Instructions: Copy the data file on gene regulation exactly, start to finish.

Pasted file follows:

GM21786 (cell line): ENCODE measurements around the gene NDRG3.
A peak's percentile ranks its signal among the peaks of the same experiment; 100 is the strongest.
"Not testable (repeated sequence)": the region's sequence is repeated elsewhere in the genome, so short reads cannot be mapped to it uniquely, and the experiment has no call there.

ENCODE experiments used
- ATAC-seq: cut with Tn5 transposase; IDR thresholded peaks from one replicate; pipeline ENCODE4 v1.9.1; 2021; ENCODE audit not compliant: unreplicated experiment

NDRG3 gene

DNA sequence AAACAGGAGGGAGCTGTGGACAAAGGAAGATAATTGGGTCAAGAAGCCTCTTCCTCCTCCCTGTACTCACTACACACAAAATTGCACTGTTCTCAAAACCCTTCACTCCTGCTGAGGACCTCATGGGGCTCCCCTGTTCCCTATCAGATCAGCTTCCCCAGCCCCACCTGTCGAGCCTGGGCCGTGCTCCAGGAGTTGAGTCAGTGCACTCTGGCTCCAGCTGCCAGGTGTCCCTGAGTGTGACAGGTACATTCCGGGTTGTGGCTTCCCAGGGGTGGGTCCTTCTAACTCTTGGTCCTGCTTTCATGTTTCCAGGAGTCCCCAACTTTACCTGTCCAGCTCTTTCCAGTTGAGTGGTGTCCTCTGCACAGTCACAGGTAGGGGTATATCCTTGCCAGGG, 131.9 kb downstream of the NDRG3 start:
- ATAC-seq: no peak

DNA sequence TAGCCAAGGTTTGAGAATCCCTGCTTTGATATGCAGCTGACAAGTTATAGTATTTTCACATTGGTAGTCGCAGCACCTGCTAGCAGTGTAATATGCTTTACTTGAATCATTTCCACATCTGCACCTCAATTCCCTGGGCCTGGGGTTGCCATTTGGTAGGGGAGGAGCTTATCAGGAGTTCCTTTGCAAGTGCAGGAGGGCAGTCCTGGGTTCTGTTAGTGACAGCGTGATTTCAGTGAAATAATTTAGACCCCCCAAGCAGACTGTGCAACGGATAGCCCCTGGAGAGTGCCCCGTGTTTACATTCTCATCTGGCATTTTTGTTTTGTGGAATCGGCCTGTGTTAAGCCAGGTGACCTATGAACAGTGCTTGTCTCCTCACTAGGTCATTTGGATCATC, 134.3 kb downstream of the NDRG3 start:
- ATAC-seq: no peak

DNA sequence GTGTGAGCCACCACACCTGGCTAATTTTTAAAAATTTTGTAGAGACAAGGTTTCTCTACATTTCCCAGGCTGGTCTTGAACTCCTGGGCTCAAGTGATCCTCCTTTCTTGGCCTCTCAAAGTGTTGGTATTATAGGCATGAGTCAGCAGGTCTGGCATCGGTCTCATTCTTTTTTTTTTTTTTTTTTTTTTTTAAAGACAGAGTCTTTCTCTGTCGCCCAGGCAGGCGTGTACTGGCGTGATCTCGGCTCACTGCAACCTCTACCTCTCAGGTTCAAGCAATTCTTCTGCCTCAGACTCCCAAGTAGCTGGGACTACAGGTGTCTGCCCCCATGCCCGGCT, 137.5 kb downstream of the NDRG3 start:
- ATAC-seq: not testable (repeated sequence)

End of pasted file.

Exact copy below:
GM21786 (cell line): ENCODE measurements around the gene NDRG3.
A peak's percentile ranks its signal among the peaks of the same experiment; 100 is the strongest.
"Not testable (repeated sequence)": the region's sequence is repeated elsewhere in the genome, so short reads cannot be mapped to it uniquely, and the experiment has no call there.

ENCODE experiments used
- ATAC-seq: cut with Tn5 transposase; IDR thresholded peaks from one replicate; pipeline ENCODE4 v1.9.1; 2021; ENCODE audit not compliant: unreplicated experiment

NDRG3 gene

DNA sequence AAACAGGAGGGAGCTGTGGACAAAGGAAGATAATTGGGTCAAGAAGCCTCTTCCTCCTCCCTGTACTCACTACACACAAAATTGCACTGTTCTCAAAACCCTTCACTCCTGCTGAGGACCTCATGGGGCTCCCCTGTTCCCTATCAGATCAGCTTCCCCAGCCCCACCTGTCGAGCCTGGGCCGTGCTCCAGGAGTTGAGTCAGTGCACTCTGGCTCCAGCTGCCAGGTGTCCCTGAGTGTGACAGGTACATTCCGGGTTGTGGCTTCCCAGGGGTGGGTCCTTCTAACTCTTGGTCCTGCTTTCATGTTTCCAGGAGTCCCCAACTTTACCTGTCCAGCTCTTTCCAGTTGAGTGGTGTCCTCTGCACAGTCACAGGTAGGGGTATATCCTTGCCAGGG, 131.9 kb downstream of the NDRG3 start:
- ATAC-seq: no peak

DNA sequence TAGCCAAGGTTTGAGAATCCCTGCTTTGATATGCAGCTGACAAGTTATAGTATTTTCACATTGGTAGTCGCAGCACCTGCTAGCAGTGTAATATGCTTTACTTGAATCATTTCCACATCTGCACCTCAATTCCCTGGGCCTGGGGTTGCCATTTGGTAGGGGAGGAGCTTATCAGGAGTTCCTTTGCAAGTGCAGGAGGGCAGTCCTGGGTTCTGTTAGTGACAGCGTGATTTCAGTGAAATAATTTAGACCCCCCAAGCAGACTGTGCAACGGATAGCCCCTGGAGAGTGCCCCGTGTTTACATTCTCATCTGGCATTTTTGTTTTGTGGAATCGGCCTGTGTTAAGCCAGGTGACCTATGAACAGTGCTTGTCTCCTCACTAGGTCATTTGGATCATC, 134.3 kb downstream of the NDRG3 start:
- ATAC-seq: no peak

DNA sequence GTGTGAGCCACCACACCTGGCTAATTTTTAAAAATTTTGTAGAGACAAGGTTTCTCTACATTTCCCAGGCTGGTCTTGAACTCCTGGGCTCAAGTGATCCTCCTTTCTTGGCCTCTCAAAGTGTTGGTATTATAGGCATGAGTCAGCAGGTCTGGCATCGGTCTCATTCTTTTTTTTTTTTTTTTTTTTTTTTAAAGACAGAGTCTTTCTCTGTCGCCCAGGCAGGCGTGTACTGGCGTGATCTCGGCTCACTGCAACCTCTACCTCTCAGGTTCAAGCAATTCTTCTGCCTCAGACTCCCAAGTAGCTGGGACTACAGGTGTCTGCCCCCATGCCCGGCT, 137.5 kb downstream of the NDRG3 start:
- ATAC-seq: not testable (repeated sequence)